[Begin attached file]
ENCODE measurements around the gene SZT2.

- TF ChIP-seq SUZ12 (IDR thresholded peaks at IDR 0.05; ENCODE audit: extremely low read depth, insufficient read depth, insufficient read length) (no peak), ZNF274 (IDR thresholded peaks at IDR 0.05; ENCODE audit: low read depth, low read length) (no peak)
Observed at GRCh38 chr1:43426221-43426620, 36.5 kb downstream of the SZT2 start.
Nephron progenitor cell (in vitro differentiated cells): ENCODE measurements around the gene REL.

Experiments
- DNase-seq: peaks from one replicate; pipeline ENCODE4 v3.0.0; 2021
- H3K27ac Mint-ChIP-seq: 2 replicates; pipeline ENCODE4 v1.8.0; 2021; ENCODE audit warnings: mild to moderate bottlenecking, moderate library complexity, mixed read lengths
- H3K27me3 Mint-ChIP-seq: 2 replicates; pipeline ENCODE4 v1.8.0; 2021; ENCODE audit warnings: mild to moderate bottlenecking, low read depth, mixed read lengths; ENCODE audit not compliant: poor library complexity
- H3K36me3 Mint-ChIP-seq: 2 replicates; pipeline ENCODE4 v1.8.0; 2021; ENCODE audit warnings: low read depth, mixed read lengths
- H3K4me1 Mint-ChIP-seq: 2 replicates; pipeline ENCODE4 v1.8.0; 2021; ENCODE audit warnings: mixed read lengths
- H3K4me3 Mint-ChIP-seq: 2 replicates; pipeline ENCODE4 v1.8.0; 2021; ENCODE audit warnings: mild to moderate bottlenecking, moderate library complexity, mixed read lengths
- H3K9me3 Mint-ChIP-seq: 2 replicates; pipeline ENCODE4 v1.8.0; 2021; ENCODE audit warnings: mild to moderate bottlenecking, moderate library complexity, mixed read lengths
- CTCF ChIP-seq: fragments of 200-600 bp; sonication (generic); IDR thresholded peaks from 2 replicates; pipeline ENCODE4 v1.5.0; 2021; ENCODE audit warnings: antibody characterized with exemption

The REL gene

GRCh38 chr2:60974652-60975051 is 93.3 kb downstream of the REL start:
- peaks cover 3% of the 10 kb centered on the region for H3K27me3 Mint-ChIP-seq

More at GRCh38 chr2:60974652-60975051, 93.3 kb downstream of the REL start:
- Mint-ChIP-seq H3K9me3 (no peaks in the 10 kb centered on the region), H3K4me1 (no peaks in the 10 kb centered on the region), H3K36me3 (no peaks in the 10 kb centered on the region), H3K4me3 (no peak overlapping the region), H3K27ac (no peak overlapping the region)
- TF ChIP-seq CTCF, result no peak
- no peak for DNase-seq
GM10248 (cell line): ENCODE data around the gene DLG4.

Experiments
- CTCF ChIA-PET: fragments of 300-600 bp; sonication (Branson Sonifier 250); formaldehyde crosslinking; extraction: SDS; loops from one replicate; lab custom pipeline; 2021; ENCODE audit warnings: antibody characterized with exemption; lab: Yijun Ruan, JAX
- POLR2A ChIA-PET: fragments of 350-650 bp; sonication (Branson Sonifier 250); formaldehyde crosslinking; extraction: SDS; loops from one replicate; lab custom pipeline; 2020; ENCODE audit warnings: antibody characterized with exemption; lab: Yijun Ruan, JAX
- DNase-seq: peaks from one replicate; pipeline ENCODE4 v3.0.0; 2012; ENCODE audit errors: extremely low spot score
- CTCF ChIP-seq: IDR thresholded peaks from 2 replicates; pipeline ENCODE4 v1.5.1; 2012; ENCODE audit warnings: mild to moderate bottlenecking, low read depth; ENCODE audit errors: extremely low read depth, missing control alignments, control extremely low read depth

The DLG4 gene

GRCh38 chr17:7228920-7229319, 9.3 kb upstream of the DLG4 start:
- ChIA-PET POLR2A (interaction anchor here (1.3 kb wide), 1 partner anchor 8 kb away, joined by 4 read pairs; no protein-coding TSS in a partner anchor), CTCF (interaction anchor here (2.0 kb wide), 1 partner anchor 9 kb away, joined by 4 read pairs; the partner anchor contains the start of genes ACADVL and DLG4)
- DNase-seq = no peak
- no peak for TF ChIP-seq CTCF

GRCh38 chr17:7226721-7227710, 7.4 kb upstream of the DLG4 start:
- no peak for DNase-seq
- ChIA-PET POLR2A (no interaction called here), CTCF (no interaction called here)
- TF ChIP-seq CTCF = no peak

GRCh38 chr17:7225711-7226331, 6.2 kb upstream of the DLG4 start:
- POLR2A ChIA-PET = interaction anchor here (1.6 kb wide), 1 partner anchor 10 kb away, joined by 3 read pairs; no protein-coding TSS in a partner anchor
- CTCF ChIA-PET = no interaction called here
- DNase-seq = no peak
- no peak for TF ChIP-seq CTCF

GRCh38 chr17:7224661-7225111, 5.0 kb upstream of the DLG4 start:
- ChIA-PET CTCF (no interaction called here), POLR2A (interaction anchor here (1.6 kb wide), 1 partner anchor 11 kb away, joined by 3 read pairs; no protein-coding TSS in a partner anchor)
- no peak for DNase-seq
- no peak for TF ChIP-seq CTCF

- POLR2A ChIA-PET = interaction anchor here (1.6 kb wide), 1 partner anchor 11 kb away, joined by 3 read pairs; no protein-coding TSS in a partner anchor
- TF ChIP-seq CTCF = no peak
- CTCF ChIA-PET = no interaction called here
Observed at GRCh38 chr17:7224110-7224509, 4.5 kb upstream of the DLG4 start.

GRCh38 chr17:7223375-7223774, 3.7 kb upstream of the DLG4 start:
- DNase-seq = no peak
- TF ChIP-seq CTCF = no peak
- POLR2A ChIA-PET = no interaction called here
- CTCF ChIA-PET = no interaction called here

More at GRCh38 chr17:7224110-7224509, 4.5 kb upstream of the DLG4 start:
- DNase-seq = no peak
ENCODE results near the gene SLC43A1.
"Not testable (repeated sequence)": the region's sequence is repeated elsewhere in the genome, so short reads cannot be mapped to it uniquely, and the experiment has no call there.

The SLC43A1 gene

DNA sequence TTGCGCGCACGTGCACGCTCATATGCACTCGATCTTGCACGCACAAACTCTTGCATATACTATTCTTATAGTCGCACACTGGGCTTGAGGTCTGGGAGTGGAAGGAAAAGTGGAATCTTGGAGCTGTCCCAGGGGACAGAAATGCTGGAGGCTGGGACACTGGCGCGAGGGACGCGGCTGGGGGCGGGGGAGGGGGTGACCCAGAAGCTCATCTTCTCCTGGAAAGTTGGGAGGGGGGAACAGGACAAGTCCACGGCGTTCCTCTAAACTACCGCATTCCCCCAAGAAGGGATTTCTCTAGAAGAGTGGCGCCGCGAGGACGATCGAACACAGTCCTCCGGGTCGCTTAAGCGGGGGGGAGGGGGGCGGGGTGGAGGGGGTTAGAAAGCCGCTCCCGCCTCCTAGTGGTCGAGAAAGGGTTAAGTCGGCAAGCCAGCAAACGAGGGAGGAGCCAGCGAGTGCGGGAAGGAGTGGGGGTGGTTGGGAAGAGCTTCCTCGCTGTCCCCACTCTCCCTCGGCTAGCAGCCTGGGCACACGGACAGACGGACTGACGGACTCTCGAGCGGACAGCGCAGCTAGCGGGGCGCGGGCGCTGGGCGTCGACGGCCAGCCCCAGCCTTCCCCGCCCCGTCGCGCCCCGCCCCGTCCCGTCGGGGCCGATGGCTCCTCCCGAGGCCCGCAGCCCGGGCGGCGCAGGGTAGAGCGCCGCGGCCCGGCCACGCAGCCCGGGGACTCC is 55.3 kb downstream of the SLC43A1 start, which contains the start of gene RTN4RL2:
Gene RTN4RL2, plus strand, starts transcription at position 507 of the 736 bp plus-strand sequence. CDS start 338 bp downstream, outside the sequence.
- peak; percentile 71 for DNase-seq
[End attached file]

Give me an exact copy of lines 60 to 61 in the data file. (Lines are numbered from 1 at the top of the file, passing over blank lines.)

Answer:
Gene RTN4RL2, plus strand, starts transcription at position 507 of the 736 bp plus-strand sequence. CDS start 338 bp downstream, outside the sequence.
- peak; percentile 71 for DNase-seq